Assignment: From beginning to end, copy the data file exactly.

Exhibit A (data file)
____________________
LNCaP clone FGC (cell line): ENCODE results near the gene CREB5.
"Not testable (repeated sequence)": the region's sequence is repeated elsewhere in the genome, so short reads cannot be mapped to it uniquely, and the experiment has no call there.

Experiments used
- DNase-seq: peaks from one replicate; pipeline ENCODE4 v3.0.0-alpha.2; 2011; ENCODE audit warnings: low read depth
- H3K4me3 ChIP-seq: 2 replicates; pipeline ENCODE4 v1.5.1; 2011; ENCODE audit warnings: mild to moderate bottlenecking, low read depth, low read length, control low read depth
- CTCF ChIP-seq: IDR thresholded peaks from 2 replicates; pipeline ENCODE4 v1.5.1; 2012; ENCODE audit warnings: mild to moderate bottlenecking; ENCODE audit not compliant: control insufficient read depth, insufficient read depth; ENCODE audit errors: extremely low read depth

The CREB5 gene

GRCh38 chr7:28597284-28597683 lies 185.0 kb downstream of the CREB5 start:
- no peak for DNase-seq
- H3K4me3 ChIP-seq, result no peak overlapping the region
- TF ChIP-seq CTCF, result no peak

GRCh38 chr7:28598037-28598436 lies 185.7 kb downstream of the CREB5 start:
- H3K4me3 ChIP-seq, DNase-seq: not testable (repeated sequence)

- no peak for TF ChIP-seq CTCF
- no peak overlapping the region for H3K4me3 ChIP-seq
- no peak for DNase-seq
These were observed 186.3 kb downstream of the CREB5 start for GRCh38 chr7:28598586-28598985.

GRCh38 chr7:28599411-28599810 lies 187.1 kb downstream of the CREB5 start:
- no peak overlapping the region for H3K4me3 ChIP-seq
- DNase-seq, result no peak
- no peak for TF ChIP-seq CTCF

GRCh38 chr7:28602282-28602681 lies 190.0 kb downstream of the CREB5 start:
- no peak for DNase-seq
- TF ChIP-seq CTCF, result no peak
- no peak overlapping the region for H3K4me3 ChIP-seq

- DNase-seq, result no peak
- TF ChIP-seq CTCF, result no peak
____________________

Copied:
LNCaP clone FGC (cell line): ENCODE results near the gene CREB5.
"Not testable (repeated sequence)": the region's sequence is repeated elsewhere in the genome, so short reads cannot be mapped to it uniquely, and the experiment has no call there.

Experiments used
- DNase-seq: peaks from one replicate; pipeline ENCODE4 v3.0.0-alpha.2; 2011; ENCODE audit warnings: low read depth
- H3K4me3 ChIP-seq: 2 replicates; pipeline ENCODE4 v1.5.1; 2011; ENCODE audit warnings: mild to moderate bottlenecking, low read depth, low read length, control low read depth
- CTCF ChIP-seq: IDR thresholded peaks from 2 replicates; pipeline ENCODE4 v1.5.1; 2012; ENCODE audit warnings: mild to moderate bottlenecking; ENCODE audit not compliant: control insufficient read depth, insufficient read depth; ENCODE audit errors: extremely low read depth

The CREB5 gene

GRCh38 chr7:28597284-28597683 lies 185.0 kb downstream of the CREB5 start:
- no peak for DNase-seq
- H3K4me3 ChIP-seq, result no peak overlapping the region
- TF ChIP-seq CTCF, result no peak

GRCh38 chr7:28598037-28598436 lies 185.7 kb downstream of the CREB5 start:
- H3K4me3 ChIP-seq, DNase-seq: not testable (repeated sequence)

- no peak for TF ChIP-seq CTCF
- no peak overlapping the region for H3K4me3 ChIP-seq
- no peak for DNase-seq
These were observed 186.3 kb downstream of the CREB5 start for GRCh38 chr7:28598586-28598985.

GRCh38 chr7:28599411-28599810 lies 187.1 kb downstream of the CREB5 start:
- no peak overlapping the region for H3K4me3 ChIP-seq
- DNase-seq, result no peak
- no peak for TF ChIP-seq CTCF

GRCh38 chr7:28602282-28602681 lies 190.0 kb downstream of the CREB5 start:
- no peak for DNase-seq
- TF ChIP-seq CTCF, result no peak
- no peak overlapping the region for H3K4me3 ChIP-seq

- DNase-seq, result no peak
- TF ChIP-seq CTCF, result no peak